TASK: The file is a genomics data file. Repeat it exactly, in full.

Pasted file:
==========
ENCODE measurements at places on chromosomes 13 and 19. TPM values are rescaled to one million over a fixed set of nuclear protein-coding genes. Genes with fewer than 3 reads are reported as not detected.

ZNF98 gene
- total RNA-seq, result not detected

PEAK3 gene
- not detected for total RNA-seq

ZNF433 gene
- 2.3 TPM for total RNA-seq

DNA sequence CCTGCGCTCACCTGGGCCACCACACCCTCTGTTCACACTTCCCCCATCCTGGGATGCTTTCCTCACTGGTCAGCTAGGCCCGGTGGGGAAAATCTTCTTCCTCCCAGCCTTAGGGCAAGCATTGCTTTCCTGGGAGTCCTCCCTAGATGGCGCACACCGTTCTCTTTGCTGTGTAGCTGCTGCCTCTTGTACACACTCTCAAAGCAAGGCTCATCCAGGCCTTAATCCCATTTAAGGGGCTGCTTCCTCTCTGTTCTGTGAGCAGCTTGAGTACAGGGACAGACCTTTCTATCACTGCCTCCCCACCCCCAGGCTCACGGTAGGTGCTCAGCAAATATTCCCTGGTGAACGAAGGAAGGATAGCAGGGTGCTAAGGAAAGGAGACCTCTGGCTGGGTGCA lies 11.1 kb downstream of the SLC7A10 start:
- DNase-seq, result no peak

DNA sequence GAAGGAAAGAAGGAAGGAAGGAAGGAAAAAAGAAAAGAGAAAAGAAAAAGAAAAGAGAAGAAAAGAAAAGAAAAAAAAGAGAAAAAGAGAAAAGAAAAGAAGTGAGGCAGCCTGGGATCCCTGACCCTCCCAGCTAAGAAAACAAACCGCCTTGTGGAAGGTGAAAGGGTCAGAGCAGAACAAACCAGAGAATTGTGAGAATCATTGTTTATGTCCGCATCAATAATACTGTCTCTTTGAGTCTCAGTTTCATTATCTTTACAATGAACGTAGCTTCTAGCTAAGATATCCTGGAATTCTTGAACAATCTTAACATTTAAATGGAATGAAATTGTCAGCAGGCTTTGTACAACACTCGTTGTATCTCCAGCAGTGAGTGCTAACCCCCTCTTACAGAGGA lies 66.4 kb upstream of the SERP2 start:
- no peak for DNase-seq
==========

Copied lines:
ENCODE measurements at places on chromosomes 13 and 19. TPM values are rescaled to one million over a fixed set of nuclear protein-coding genes. Genes with fewer than 3 reads are reported as not detected.

ZNF98 gene
- total RNA-seq, result not detected

PEAK3 gene
- not detected for total RNA-seq

ZNF433 gene
- 2.3 TPM for total RNA-seq

DNA sequence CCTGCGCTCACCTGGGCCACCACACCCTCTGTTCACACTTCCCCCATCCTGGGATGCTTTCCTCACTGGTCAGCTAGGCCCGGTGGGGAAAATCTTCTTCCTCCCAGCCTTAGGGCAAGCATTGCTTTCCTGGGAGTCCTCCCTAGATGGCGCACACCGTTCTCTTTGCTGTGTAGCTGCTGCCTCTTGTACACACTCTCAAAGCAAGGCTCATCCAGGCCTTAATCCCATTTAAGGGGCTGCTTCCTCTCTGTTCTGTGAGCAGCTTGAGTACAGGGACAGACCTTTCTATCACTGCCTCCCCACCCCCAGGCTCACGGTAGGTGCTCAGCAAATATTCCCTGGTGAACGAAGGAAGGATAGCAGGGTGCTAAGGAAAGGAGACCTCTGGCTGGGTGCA lies 11.1 kb downstream of the SLC7A10 start:
- DNase-seq, result no peak

DNA sequence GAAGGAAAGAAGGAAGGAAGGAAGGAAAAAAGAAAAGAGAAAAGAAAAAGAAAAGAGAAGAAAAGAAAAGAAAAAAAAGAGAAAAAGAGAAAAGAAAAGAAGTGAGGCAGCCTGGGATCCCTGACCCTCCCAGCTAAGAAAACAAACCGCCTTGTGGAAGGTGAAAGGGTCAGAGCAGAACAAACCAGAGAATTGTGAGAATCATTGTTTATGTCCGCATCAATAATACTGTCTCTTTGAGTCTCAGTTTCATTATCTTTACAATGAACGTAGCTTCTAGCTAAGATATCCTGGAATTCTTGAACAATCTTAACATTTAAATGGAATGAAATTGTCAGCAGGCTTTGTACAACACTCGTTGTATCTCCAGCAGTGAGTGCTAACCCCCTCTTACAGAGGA lies 66.4 kb upstream of the SERP2 start:
- no peak for DNase-seq